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Nets owner Joe Tsai reportedly tried to get Daryl Morey fired over tweet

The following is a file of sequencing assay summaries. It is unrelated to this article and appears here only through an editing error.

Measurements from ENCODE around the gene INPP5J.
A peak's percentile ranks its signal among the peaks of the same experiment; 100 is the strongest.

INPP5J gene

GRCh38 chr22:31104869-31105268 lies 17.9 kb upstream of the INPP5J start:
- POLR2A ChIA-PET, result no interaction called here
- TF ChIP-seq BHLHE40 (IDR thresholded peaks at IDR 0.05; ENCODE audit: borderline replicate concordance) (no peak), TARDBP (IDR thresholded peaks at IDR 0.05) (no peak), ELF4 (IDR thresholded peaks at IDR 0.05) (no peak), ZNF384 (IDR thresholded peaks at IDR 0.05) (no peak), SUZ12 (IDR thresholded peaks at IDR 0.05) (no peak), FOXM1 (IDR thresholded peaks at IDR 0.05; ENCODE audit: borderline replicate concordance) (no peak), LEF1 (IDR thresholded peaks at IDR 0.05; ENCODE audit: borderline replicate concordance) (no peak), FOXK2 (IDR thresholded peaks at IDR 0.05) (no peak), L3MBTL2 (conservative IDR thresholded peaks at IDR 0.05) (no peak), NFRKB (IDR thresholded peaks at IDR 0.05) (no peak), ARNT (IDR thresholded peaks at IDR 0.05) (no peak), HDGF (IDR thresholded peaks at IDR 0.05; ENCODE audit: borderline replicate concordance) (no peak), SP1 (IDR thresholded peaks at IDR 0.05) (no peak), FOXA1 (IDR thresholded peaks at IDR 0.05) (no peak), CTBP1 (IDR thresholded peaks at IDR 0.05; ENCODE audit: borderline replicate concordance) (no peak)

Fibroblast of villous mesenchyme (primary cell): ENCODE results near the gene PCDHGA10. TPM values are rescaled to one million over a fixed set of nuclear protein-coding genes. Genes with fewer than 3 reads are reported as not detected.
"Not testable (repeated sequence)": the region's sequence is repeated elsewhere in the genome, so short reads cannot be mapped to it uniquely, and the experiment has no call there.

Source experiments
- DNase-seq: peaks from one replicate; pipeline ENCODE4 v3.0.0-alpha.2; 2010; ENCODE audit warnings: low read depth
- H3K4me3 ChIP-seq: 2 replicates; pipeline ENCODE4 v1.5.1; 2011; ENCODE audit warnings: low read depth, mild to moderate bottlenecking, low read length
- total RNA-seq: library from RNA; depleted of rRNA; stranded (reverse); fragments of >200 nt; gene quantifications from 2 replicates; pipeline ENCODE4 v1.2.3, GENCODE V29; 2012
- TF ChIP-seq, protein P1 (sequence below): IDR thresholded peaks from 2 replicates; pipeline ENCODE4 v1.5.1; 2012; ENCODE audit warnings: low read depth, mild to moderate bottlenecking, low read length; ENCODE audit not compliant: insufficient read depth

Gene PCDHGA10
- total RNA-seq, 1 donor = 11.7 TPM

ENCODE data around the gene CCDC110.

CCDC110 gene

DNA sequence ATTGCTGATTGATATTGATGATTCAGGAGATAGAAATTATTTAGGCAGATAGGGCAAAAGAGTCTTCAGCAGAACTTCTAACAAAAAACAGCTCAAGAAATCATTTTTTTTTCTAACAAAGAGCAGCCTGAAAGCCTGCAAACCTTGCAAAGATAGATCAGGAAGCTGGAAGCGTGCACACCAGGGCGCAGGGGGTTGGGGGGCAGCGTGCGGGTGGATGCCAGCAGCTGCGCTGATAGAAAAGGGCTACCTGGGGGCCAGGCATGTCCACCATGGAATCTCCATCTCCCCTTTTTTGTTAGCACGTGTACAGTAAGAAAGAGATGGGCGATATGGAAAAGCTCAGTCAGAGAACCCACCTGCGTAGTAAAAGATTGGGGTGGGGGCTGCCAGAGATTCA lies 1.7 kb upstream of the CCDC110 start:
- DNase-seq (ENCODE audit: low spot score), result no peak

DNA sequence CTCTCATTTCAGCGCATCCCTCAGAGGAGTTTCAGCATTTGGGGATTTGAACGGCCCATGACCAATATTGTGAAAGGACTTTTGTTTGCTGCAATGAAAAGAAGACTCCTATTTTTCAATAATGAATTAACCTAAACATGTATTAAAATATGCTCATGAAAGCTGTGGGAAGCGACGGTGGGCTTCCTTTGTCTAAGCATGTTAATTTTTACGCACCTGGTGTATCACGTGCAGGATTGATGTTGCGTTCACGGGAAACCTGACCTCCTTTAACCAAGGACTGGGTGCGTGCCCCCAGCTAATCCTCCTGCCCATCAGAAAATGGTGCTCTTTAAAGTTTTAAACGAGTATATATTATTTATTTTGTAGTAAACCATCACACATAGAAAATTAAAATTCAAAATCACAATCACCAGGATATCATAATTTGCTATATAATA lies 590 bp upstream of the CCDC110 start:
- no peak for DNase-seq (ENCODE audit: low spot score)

Brooklyn Nets owner Joe Tsai lobbied to have former Houston Rockets general manager Daryl Morey fired over his controversial 2019 tweet supporting democracy in Hong Kong, a new report claims. Tsai, the Taiwanese-born billionaire who made his fortune as Jack Ma’s right-hand man when the two co-founded online retail giant Alibaba, leaned on the NBA to terminate Morey after he tweeted: “Fight for Freedom. Stand with Hong Kong,” ESPN reported. Supporters of Morey, a highly valued executive who is currently the president of the Philadelphia 76ers, believe it was Tsai who orchestrated the behind-the-scenes campaign to have him ousted. Morey’s backers also believe Tsai denied Morey access to a luxury suite at Barclays Center, the Nets home arena, for a game against the Rockets. According to ESPN, both the Nets and the NBA deny that Tsai tried to get Morey fired. The Nets have also denied the claim that Morey wasn’t permitted to sit at a Barclays Center luxury suite for the Rockets game. Morey’s tweet, which was in response to growing protests in Hong Kong against Beijing’s meddlesome policies in the once-independent city-state, prompted the Chinese Communist Party to scale back its business ties to the NBA. The league lost hundreds of millions of dollars in revenue after games were blacked out on China’s official government-run television networks. China-based sponsors also renounced their partnership agreements with the NBA in response to Morey’s tweet. Tsai has been criticized by human rights advocates for his company’s close ties to the Chinese Communist Party. Alibaba has been accused of furnishing the Chinese government with surveillance equipment that it has used to allegedly round up Uyghur Muslims in Xinjiang and place them into forced labor camps, according to The New York Times. China has denied allegations it has committed crimes against humanity. At the time, Tsai was critical of Morey’s tweet, saying that the damage to the league’s relationship with China “will take a long time to repair.” Morey later posted an apology. “I did not intend my tweet to cause any offense to Rockets fans and friends of mine in China,” Daryl Morey wrote in a series of tweets. “I was merely voicing one thought, based on one interpretation, of one complicated event. I have had a lot of opportunity since that tweet to hear and consider other perspectives.” Morey added: “I have always appreciated the significant support our Chinese fans and sponsors have provided and I would hope that those who are upset will know that offending or misunderstanding them was not my intention.”

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